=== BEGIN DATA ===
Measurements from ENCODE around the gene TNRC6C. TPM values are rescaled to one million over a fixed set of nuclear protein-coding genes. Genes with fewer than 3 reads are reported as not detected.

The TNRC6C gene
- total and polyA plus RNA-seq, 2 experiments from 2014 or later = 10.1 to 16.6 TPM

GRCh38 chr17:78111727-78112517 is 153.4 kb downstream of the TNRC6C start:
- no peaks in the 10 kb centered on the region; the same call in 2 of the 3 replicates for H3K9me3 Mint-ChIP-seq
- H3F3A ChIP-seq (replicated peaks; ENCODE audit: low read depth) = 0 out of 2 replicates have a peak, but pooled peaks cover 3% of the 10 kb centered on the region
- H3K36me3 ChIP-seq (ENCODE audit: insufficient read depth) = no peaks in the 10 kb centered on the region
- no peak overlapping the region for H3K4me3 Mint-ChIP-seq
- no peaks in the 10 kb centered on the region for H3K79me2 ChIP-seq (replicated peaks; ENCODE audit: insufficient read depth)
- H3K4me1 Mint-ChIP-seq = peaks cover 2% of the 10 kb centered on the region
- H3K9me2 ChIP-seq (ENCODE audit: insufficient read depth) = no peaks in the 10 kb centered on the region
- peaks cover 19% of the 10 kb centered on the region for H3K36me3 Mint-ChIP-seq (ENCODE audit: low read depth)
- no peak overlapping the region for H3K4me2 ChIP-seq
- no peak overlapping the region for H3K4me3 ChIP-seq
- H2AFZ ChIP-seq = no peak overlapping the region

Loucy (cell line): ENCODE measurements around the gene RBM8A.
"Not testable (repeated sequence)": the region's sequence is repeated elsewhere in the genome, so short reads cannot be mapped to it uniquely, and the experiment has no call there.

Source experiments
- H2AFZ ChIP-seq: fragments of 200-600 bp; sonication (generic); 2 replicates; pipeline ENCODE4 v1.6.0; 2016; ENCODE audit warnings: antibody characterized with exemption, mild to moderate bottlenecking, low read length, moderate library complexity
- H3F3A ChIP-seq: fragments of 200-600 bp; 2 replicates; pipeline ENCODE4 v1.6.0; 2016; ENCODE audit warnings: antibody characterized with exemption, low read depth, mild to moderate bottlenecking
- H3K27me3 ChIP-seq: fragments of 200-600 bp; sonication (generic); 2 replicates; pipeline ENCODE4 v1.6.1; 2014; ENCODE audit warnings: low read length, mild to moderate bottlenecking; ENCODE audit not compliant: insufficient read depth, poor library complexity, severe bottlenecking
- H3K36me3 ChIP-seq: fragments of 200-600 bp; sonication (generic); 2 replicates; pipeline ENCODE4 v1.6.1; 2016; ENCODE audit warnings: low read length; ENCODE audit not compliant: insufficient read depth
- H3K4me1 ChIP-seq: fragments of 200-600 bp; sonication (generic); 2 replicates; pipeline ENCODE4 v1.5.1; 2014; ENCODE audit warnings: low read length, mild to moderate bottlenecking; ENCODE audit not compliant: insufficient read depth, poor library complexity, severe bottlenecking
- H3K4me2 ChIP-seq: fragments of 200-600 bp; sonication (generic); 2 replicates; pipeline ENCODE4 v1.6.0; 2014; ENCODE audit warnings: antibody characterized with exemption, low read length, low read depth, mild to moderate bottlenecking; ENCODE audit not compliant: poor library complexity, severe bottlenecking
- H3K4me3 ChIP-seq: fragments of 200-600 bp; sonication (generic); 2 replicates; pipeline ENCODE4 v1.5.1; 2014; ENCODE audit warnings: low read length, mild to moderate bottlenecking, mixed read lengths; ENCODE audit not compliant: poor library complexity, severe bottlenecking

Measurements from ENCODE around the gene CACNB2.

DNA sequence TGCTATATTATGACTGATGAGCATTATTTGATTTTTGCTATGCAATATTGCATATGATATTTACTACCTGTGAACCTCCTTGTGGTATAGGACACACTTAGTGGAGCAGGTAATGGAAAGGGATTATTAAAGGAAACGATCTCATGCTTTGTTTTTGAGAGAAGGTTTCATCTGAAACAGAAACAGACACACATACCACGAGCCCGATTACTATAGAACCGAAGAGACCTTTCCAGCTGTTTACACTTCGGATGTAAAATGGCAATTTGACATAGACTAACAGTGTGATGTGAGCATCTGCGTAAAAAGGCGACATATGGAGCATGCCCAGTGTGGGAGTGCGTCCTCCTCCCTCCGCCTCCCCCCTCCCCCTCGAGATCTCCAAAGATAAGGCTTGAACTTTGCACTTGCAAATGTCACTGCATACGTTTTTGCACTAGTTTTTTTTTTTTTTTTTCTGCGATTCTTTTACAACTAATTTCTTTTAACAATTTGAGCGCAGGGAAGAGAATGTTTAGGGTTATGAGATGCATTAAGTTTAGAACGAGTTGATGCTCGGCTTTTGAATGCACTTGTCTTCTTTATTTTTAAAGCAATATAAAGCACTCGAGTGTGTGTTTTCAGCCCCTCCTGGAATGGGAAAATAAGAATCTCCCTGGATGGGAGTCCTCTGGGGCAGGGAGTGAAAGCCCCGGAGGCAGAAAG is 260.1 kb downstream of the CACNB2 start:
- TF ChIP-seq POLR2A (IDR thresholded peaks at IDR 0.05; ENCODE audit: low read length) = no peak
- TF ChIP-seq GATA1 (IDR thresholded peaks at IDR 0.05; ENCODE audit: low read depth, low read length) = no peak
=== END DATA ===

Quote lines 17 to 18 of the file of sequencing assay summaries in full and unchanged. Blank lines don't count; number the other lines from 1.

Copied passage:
"Not testable (repeated sequence)": the region's sequence is repeated elsewhere in the genome, so short reads cannot be mapped to it uniquely, and the experiment has no call there.

Source experiments